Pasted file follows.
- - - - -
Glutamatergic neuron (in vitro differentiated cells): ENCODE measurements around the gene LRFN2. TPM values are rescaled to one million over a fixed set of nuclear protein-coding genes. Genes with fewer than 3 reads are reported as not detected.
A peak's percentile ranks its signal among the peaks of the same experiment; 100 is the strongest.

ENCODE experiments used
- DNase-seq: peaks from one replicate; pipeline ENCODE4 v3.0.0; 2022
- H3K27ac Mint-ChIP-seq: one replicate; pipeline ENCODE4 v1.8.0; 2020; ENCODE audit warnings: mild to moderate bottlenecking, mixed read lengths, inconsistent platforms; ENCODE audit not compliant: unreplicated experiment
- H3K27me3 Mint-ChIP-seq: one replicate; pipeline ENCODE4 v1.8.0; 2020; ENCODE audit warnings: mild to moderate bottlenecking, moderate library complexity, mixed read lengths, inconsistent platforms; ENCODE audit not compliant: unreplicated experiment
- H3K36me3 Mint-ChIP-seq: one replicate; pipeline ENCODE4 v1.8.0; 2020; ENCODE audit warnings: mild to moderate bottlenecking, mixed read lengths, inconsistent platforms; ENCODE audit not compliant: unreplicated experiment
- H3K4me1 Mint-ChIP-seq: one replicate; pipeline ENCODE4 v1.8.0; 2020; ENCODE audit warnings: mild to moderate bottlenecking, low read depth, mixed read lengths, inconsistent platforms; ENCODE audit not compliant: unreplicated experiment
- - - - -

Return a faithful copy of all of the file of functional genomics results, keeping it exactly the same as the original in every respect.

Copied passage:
Glutamatergic neuron (in vitro differentiated cells): ENCODE measurements around the gene LRFN2. TPM values are rescaled to one million over a fixed set of nuclear protein-coding genes. Genes with fewer than 3 reads are reported as not detected.
A peak's percentile ranks its signal among the peaks of the same experiment; 100 is the strongest.

ENCODE experiments used
- DNase-seq: peaks from one replicate; pipeline ENCODE4 v3.0.0; 2022
- H3K27ac Mint-ChIP-seq: one replicate; pipeline ENCODE4 v1.8.0; 2020; ENCODE audit warnings: mild to moderate bottlenecking, mixed read lengths, inconsistent platforms; ENCODE audit not compliant: unreplicated experiment
- H3K27me3 Mint-ChIP-seq: one replicate; pipeline ENCODE4 v1.8.0; 2020; ENCODE audit warnings: mild to moderate bottlenecking, moderate library complexity, mixed read lengths, inconsistent platforms; ENCODE audit not compliant: unreplicated experiment
- H3K36me3 Mint-ChIP-seq: one replicate; pipeline ENCODE4 v1.8.0; 2020; ENCODE audit warnings: mild to moderate bottlenecking, mixed read lengths, inconsistent platforms; ENCODE audit not compliant: unreplicated experiment
- H3K4me1 Mint-ChIP-seq: one replicate; pipeline ENCODE4 v1.8.0; 2020; ENCODE audit warnings: mild to moderate bottlenecking, low read depth, mixed read lengths, inconsistent platforms; ENCODE audit not compliant: unreplicated experiment